Amid concerns over possible misuse of always-in-controversy P-Notes, mutual funds have emerged as the top users of these offshore instruments for investing in Indian markets with a share of over 60 per cent.
Besides, just ten foreign portfolio investors account for almost 73 per cent of total outstanding investments worth over Rs 2.2 lakh crore through the Offshore Derivative Instruments — commonly known in India as Participatory Notes or P-Notes.
These FPIs include Singapore and Mauritius-based arms of global giants like Morgan Stanley, Goldman Sachs, Credit Suisse, HSBC, Merrill Lynch, Citigroup and JP Morgan.
Markets regulator Sebi (Securities and Exchange Board of India) has decided to tighten the due-diligence norms for issuance and transfer of ODIs after concerns were raised by the Supreme Court-appointed Special Investment Team (SIT) on Black Money about the possible misuse of these instruments for laundering of black money or round tripping of funds.
While foreign investors can register themselves as FPIs to invest directly in India, ODIs are typically market-access instruments preferred by those looking to save on time and operational costs involved with a direct registration.
Sebi rules allow certain classes of FPIs to issue ODIs after a proper due-diligence process that has been further tightened now to address the concerns raised by the SIT.
The regulator has also collected information for the SIT from the ODI issuers about the number of ODI subscribers in various categories along with their outstanding investment.
Out of a total of nearly 2,500 entities that are subscribing to ODIs, nearly 1,500 (over 60 per cent) are mutual funds and about 300 others are ‘companies’.
Other ODI users included over 50 ‘Trusts’, nearly 100 banks, over 50 sovereign wealth funds, over 200 hedge funds and 60 pension funds. There are also some university funds, endowment funds and charitable societies or foundations.
The ODI issuers informed Sebi that they do not issue these instruments to individuals at all.
According to Sebi, there are 37 FPIs which are issuing ODIs and these include “global banks and securities houses which issue ODIs all over the world and have well established infrastructure — both physical and technological — and documentation programmes in place which are used for global jurisdictions and offer their services in markets globally”.
An analysis of reports filed by the ODI issuers with Sebi further showed that the top-ten locations where end beneficial owner of FDIs was located together accounted for nearly 93 per cent of total outstanding ODIs.
Top on the list is Cayman Islands (over 41 per cent), followed by Mauritius, the UK and the US with nearly 11 per cent share each in the total outstanding ODIs. Also in the top-ten locations were Ireland, France, Luxembourg, Singapore, British Virgin Islands and South Korea with 1-6 per cent share each.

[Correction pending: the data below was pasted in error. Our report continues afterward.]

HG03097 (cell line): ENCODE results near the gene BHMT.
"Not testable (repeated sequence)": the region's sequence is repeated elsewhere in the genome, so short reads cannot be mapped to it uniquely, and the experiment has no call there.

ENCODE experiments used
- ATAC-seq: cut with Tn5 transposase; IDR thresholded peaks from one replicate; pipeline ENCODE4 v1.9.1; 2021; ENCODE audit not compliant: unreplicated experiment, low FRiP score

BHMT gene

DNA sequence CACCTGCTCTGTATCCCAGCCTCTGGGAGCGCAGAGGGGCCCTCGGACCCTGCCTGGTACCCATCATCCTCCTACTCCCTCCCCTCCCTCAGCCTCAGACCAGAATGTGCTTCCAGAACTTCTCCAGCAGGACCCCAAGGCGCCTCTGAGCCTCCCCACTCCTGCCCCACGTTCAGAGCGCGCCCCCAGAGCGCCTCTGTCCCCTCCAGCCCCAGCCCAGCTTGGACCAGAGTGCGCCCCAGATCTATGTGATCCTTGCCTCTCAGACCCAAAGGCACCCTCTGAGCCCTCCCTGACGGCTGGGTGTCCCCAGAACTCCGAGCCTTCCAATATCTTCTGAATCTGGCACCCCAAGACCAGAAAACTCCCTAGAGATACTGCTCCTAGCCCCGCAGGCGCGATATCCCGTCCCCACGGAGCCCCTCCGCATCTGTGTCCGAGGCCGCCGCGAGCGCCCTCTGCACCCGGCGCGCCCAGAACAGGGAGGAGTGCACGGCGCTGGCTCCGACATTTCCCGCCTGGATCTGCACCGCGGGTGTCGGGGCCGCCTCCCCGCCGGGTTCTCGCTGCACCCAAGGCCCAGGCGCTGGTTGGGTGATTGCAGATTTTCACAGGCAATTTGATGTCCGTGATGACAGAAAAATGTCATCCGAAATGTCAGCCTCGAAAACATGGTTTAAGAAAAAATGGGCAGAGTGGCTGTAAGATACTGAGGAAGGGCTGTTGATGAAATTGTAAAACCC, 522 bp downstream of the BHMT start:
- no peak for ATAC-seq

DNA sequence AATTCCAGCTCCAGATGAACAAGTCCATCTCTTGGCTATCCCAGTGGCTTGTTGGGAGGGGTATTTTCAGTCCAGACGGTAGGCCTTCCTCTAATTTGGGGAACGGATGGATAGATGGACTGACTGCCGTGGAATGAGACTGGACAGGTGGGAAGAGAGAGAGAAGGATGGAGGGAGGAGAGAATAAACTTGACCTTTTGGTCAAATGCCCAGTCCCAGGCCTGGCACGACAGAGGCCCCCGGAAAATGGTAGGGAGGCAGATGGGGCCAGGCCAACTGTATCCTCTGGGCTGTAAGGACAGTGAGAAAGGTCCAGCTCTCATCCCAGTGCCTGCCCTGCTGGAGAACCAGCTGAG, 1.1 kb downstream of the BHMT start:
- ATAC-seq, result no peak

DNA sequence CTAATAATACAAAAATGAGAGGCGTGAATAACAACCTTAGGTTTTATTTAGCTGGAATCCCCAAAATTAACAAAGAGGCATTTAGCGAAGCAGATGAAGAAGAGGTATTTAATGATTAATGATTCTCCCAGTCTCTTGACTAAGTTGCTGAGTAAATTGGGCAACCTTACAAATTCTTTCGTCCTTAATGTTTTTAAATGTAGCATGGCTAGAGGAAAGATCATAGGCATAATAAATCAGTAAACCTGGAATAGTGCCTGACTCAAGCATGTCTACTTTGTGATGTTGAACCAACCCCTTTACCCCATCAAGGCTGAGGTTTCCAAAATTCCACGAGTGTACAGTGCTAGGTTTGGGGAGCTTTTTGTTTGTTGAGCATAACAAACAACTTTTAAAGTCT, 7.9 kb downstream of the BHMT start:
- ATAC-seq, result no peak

Of these 37 ODI-issuing FPIs, the top-ten accounted for nearly 73 per cent of the total outstanding ODIs, which stood at Rs 2,23,077 crore as on March 31, 2016 or about 10 per cent of the total asset under custody of all FPIs registered in India.
This ratio has come down significantly from over 55 per cent at the peak of bull run in Indian stock market in 2007.
Top on the list was Morgan Stanley Asia (Singapore) Pte with nearly 14 per cent share in the total outstanding ODIs, followed by Copthall Mauritius Investment Ltd (nearly 12 per cent), Goldman Sachs (Singapore) Pte (over 9 per cent), Credit Suisse (Singapore) Ltd (nearly 7 per cent) and HSBC Bank (Mauritius) Ltd (over 6 per cent).
Also in the top-ten were Merrill Lynch Capital Markets Espana of Spain, Citigroup Global Markets Mauritius, Swiss Financial Corp (Mauritius), JPMorgan Chase Bank, National Association (USA) and Citicorp Investment Bank of Singapore with 4-6 per cent share each.
While there are apprehensions that the stricter set of norms will make it costlier to invest in India through P-Notes as one of the major attractions of such instrument is cost-effectiveness and easier access, most of the ODI issuers consulted by Sebi have agreed to a majority of new measures being put in place to check any misuse.
Apart from the requirement of reporting about positions of ODIs, the issuers would be now required to provide further details about the end beneficial owner and comply with onshore KYC norms.
The latest changes would make the regulatory framework in India more stringent than many developed and developing nations.
Rules have been tightened several times in recent years to check any misuse of this route, but P-Notes have still continued to court controversies.
These instruments are in vogue in various other markets by different names such as Equity Linked Notes, Capped Return Notes, Total Return Swaps, Participating Return Swaps, Credit Linked Loan, Equity Linked Certificates.
ODIs are issued by an FPI overseas as market access products against securities held by it that are listed or are proposed to be listed on a stock exchange in India, as its underlying. These underlying securities can be equity, debt, derivatives, index, a basket of securities from different jurisdictions with a portion being Indian securities or indices, or a basket of Indian securities.
The ODIs include over-the-counter derivatives documented through a bilateral contract, as also the securitised instruments such as notes, certificates or warrants.